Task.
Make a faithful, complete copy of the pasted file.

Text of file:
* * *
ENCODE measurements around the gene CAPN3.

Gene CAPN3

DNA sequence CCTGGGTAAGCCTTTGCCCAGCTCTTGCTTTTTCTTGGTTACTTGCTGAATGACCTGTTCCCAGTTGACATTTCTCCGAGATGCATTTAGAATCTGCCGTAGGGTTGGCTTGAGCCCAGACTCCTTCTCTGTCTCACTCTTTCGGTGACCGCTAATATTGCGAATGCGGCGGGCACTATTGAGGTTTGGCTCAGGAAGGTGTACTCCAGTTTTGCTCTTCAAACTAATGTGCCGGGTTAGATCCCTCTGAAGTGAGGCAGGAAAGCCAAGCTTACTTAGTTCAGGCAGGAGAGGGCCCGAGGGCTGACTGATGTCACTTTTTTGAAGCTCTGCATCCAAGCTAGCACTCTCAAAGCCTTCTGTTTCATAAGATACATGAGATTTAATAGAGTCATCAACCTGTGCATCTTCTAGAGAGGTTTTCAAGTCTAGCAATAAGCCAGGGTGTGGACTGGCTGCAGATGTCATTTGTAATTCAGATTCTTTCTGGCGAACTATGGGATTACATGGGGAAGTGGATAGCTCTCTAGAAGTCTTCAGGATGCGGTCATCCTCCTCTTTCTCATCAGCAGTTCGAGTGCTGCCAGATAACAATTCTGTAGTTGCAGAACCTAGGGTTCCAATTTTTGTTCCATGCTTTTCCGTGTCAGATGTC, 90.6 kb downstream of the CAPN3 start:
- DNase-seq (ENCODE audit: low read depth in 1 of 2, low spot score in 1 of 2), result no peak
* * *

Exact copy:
ENCODE measurements around the gene CAPN3.

Gene CAPN3

DNA sequence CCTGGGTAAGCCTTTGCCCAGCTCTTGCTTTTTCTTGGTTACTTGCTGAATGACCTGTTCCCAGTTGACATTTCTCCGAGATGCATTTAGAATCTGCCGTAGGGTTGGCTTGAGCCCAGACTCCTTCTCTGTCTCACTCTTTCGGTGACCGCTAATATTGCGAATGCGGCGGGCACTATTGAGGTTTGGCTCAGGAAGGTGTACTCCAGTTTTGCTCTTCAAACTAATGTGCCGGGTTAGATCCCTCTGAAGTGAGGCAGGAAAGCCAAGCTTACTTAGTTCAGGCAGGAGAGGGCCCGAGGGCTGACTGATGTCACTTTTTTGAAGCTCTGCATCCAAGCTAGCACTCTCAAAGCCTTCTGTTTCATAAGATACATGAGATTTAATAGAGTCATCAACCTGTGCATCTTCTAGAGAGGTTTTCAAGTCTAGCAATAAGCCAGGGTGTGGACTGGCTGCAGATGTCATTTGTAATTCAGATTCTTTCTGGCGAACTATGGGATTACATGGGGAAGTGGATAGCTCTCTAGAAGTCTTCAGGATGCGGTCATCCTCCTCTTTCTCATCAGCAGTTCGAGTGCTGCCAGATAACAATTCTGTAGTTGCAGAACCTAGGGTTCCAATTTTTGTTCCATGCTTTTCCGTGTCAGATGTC, 90.6 kb downstream of the CAPN3 start:
- DNase-seq (ENCODE audit: low read depth in 1 of 2, low spot score in 1 of 2), result no peak